Mosquito spraying deemed successful

Mosquito spraying deemed successful Insecticide applications on the evenings of June 23 and 24 reduced Vermillion's mosquito population significantly, resulting in trap counts 59 to 92 percent lower than pre-spray totals.

Vermillion's northwest residential streets, plagued with high mosquito numbers all summer, saw a 69 percent drop in mosquitoes. Before spraying, Prentis Park showed mid-range numbers, but a worrisome percentage of those mosquitoes were Culex Tarsalis, a variety likely to transmit West Nile.

Spraying reduced Prentis' mosquito population by 61 percent, bringing nightly trap catches to fewer than a dozen mosquitoes.

Despite such promising numbers, mosquitoes will still be around to bite and bother Vermillion residents. Spraying kills only adult mosquitoes who contact the insecticidal fog, leaving many mosquitoes to continue breeding and biting. Spraying does not affect larva emerging from water or adults migrating in from the countryside � two major factors in the rebound of post-spray mosquito populations.

Some hotspots will require additional treatment. For instance, spraying at the city recycling center reduced the trap count from 594 mosquitoes the night before spraying to just 211 after spraying. By the next night, however, the count had rebounded to 330.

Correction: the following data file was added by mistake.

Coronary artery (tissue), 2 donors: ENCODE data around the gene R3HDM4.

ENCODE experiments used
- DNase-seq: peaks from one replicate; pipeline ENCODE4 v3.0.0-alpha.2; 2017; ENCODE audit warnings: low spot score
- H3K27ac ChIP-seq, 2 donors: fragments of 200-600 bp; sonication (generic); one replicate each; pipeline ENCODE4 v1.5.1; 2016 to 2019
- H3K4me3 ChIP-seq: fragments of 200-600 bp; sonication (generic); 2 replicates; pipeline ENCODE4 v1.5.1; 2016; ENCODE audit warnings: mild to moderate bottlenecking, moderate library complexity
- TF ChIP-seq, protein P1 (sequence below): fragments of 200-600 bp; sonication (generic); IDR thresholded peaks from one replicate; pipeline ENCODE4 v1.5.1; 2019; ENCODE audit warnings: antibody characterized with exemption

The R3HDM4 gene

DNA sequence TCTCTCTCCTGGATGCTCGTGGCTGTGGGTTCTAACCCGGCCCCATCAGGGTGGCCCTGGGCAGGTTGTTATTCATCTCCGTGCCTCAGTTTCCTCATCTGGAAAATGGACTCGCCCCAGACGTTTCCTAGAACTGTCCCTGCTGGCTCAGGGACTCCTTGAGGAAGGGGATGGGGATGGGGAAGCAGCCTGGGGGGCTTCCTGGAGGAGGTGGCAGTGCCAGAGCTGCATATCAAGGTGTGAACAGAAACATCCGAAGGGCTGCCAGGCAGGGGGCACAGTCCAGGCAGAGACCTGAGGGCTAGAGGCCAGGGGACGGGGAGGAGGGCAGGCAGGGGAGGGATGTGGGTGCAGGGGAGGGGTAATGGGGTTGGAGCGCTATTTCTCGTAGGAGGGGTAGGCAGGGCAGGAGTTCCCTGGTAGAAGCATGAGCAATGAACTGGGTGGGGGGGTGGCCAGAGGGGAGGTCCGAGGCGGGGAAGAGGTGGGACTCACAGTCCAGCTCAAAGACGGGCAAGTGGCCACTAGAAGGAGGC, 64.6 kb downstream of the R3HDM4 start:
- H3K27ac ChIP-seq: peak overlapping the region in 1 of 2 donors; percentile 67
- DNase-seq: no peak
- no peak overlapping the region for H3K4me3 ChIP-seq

In an attempt to interrupt breeding cycles, the area around the recycling center will receive targeted applications of larvicide and additional spray the week of June 28.

A well-designed, consistently monitored trapping system remains key to fighting mosquitoes. Without data from traps, it is impossible to determine the effectiveness of larviciding, or even more importantly, of spraying.

"Without traps, spraying is like trying to shoot in the dark. You can't tell if you need to spray, where you need to spray, or even if your spray was effective," said Todd Schultz, Vermillion's mosquito control specialist. "When the state opened up grant funding to combat West Nile, they told us that surveillance had to be the first priority in our mosquito control programs."

Parks & Recreation Director David Nelson identified trap sites around the city when he applied for state funding last winter, and Schultz spent the last few days of May and the first week of June placing the traps at the designated sites and creating a system for collecting and analyzing data.

"The data from our trapping program has been incredibly valuable. It's given Dave and I the tools we need to make decisions about larviciding and spraying. Also, with the help of April Borders at the county Extension office, we are able to know what types of mosquitoes we are catching and if they are the type likely to carry West Nile," Schultz said.

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